By Sam Amick
September 19, 2011

Just a guess here, but I'm pretty sure Billy Hunter's voicemail was full Thursday night. And chances are, the messages being left weren't all from NBA players calling to praise him for a job well done at the latest National Basketball Players' Association meeting in Las Vegas.

You can bet that at least a few agents called to voice their disappointment with their own demonizing.

Between Derek Fisher's open letter to the players, NFLPA head DeMaurice Smith's 30-minute speech on player unity and Hunter's pointed comments to the media afterward about how the players are behind him even if others aren't, there was an anti-agent sentiment in the Vdara Resort conference room that was impossible to ignore. This pressure cooker had been percolating in the weeks leading up to the meeting, as numerous reports detailed how a group of five power agents (Arn Tellem, Mark Bartelstein, Bill Duffy, Dan Fegan and Jeff Schwartz) were pushing for decertification of the union, no matter if Hunter was on board.

"I think the problem is that most of the stories that are written are written by reporters who don't interview the players," Hunter had said when asked about the scrutiny that surrounded him. "You don't hear from the players. So I don't get the kind of negative feedback from players that I get from some of the articles that you guys write."

The inference being, of course, that the agents are the ones stirring this pot.

But several agents outside of that group who spoke with in the days that followed expressed frustration that the players' unity seemed to come at their expense. Specifically, numerous agents took great exception to Fisher's questioning of their motives in the letter and his claim that they are non-communicative with the union and unwilling to be part of the solution.

Bartelstein -- the well-respected agent of 25 years whose Priority Sports firm represents the second-most players in the league, according to -- is certainly among that crowd. In an interview with, he discussed the perceived misconceptions surrounding the pro-decertification contingent, his continued desire to work in unison with the union, and the convenient reality that his agenda just so happens to be the same as that of his players:

On the notion that agents are scheming to "blow up" the union:

"There's an inaccurate perception out there that there's this group of agents -- including myself -- that have decided to quote-unquote blow up the union, or destroy the union, and nothing could be further from the truth. That's not true at all. I know that I, personally, and other people have engaged and try to engage with Billy and [NBPA lead attorney] Ron Klempner and everyone at the players' association throughout this process.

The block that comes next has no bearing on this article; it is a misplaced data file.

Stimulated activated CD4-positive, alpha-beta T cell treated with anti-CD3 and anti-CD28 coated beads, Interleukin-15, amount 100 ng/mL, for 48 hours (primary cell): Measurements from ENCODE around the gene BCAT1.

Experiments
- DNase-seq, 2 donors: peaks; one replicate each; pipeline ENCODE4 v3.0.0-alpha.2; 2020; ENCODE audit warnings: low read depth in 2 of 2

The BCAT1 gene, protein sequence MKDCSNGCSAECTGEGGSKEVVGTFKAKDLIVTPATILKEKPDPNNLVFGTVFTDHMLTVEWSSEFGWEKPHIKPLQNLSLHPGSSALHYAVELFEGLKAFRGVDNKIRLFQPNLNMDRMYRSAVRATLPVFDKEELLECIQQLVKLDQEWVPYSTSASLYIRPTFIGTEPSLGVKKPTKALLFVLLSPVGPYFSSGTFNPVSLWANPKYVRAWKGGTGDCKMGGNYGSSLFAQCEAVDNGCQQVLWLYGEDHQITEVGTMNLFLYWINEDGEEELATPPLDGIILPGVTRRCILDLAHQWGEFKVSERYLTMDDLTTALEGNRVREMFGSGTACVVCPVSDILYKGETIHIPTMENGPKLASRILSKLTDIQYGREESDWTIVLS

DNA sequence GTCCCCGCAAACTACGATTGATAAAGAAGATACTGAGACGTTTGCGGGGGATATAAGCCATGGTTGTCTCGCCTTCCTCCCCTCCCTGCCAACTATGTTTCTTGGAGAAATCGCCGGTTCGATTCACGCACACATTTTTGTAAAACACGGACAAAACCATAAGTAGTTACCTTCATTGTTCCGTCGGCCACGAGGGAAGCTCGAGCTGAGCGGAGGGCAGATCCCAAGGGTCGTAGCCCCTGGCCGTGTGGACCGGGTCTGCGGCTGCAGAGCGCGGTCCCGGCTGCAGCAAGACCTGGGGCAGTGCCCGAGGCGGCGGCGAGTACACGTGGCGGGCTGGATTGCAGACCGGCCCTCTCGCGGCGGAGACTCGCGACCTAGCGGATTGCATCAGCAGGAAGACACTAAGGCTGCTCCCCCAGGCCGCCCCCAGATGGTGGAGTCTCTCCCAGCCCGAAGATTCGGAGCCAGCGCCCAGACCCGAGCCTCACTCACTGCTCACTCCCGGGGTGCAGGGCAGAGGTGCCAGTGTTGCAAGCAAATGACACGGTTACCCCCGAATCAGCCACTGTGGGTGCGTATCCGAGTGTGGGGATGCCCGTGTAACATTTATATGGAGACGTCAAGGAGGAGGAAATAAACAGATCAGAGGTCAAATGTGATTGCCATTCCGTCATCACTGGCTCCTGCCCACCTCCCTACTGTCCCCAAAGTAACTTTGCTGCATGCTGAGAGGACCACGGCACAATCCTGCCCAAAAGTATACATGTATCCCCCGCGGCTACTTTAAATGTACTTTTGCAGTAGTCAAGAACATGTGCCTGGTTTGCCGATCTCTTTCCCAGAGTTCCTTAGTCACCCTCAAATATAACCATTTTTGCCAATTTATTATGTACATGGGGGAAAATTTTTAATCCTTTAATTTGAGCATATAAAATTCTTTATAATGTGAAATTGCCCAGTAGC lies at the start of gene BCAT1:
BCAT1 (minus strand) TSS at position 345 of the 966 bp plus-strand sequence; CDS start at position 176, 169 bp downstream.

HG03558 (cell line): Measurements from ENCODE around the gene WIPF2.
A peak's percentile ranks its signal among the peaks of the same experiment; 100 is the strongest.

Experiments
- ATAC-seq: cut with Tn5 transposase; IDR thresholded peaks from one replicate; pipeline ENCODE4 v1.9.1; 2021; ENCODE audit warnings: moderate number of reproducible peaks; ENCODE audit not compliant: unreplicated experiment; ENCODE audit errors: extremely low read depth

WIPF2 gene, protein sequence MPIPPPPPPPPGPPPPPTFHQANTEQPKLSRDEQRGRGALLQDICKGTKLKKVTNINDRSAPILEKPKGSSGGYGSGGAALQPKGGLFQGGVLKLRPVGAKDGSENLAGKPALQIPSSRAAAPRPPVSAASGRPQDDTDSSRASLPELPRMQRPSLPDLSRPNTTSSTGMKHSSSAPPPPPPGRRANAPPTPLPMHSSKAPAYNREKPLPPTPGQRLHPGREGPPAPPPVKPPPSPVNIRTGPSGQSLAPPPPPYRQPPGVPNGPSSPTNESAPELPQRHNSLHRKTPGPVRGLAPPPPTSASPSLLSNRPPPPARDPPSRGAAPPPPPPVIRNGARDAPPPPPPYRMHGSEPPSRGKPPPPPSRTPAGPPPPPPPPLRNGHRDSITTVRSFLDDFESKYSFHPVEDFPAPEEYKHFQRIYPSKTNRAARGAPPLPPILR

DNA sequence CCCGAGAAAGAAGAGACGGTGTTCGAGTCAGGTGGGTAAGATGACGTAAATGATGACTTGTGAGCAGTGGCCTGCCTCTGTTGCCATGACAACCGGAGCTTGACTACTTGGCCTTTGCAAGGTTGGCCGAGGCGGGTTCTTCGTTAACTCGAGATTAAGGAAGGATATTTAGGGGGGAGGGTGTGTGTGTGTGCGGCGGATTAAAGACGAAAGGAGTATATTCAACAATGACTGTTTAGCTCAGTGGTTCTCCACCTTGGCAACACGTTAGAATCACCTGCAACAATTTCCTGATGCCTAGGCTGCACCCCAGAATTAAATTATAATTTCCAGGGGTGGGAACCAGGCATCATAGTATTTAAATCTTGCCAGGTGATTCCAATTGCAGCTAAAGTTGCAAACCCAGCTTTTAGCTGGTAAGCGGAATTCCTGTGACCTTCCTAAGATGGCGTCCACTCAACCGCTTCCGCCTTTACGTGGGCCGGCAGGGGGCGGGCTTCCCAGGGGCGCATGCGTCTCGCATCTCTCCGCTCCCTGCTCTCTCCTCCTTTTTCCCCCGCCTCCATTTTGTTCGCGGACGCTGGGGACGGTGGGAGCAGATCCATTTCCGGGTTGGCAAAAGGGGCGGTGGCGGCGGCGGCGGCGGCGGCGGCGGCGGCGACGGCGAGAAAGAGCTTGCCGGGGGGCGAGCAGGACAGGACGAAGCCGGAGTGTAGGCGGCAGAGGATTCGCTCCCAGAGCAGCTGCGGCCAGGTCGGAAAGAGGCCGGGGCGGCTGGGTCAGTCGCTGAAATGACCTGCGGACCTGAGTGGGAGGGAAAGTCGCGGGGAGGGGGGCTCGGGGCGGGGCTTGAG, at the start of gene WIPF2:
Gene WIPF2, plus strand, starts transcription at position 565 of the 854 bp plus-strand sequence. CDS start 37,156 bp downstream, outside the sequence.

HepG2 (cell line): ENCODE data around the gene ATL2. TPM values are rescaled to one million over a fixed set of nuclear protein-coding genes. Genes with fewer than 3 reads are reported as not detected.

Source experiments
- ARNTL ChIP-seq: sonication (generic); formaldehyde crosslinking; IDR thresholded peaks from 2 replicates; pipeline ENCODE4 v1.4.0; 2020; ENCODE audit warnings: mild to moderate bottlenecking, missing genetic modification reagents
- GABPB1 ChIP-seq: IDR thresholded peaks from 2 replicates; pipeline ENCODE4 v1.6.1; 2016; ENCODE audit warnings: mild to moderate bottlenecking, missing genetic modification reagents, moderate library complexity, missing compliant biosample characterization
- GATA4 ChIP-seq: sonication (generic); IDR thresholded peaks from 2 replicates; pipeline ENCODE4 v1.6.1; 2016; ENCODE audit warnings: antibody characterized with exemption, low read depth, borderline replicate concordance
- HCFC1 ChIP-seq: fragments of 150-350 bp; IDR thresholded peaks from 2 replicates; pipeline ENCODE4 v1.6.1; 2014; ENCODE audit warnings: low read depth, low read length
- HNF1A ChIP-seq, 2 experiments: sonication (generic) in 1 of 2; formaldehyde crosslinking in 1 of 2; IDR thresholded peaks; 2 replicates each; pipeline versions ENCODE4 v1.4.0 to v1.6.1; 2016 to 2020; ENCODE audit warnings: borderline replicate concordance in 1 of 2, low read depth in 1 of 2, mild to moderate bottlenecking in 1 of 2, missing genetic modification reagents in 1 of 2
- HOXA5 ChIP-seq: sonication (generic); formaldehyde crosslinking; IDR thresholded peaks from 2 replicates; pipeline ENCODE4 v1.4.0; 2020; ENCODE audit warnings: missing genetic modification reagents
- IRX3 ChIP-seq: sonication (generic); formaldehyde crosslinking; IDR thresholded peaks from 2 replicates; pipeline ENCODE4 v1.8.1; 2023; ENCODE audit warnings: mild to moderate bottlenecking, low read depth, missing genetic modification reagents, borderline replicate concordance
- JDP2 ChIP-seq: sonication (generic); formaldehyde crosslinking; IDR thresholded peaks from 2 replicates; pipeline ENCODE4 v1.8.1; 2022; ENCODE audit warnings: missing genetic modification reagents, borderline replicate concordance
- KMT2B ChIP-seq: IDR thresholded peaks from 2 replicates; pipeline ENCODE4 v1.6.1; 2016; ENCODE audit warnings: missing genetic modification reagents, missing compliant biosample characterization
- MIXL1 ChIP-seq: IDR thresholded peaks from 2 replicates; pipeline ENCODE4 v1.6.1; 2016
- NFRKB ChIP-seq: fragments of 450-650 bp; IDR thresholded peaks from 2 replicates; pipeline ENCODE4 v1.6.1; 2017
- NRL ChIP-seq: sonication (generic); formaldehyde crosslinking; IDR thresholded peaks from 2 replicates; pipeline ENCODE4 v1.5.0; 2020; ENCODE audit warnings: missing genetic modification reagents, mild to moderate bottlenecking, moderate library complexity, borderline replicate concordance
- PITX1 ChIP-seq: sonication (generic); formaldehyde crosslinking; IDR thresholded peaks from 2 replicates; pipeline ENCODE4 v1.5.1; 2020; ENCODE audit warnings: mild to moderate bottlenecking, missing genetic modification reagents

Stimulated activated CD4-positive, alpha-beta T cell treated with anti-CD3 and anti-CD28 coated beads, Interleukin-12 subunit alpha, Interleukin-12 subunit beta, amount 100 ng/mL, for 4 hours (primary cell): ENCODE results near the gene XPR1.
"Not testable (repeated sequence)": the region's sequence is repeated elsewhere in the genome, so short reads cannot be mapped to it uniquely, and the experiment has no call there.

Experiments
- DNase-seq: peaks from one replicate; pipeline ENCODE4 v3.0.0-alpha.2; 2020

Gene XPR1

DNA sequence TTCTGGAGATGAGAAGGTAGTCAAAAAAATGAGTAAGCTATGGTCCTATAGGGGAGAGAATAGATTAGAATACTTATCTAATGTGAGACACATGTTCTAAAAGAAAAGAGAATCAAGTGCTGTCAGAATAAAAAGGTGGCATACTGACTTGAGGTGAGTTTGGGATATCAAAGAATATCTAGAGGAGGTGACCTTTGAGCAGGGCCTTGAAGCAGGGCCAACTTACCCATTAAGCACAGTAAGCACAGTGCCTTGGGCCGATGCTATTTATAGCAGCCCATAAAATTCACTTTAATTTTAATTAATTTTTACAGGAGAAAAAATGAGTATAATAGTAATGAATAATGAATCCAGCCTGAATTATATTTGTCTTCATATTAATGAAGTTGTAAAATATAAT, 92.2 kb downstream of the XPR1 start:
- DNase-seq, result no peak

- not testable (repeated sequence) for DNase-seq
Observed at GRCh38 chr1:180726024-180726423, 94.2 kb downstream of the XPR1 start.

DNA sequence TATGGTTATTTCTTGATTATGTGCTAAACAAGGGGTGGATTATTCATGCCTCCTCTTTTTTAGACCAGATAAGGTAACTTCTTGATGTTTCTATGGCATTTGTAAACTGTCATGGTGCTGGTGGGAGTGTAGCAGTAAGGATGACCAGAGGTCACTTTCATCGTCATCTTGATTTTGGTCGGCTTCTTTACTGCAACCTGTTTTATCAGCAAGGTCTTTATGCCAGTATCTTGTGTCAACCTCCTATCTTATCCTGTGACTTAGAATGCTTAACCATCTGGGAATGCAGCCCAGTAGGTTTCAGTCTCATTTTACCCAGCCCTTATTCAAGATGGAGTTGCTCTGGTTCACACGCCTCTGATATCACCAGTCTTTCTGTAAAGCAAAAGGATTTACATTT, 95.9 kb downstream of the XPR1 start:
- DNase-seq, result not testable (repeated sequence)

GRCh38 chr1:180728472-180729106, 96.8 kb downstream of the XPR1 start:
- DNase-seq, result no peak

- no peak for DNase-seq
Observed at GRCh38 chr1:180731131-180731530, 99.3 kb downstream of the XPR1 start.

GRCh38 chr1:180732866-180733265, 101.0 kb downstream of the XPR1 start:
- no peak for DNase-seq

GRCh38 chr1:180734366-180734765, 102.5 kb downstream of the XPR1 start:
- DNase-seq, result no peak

"I've been the first one to say that Billy is in a very, very difficult position. He's in a very tough position, because the NBA has taken an extremely hard-line stance from Day 1. The initial proposal [from the owners] ... was Draconian to say the least, and Billy is in this position where he's trying in good faith to get a deal done, but you can't negotiate by yourself.

"And so in my prior thoughts and with people that I've conversed with, I've tried to help the union, to explore different ideas and different ways to try and bring this thing to a positive resolution -- a resolution that's not only good for the players, but good for the game. If there's a game that's good for the players, then ultimately they're going to benefit because the game is going to grow. That's been the goal all along. It has not been to take down the union or anything like that. There's never been a conversation like that. Every thought that I've had I've tried to communicate with Billy. But I have a lot of players who count on me to a) explain what's going on, b) give my thoughts, and c) make sure I'm doing everything I can to help do what's in the players' best interests. That's my job."

On the idea that agents put their own interests ahead of their clients':

"I think the other thing that makes no sense is that people say that some agents don't have their players' interests at heart. Those statements are illogical, because I'm partners with my clients. I only benefit if they benefit. It would make no sense for me to ever advise my clients to do anything that wasn't in their best interests. That just makes no sense at all.

"I have one agenda. My business is predicated on my clients being successful. ... On top of that, these players put their career dreams in my hands and I have a duty to make sure I'm exploring everything I can in terms of helping bring this thing to a positive resolution. That's my job. I'm going to do that, but I've always been doing it in concert with Billy and the players' association.

"I just take real offense when people say we're doing things that aren't in the players' best interest. And from a business point of view, it makes no sense."

On whether working together with the union is still possible, or if there are now separate tracks:

"My goal has never been to have two separate tracks. My goal from Day 1 was to be unison with the union. We're all in this together. We all have the same goal, which is coming up with what's best for the players and what's best for the game. I reach out to Billy all the time. I haven't talked to him in two days. I want to strategize with Billy. I've been doing this for 25 years. I feel like I have a really good feel for the business, and I want to work with him to come to a resolution. I'm hoping to talk to Billy [on Monday] maybe."

On reports ( included) of the agent power play:

"The way this thing reads, it's like there's all this plotting going on. That's just not true. The idea has never been to blow up the union. This idea that there's a secret agents to blow the union up is completely wrong. The idea that there's this diabolical plan going on is wrong."

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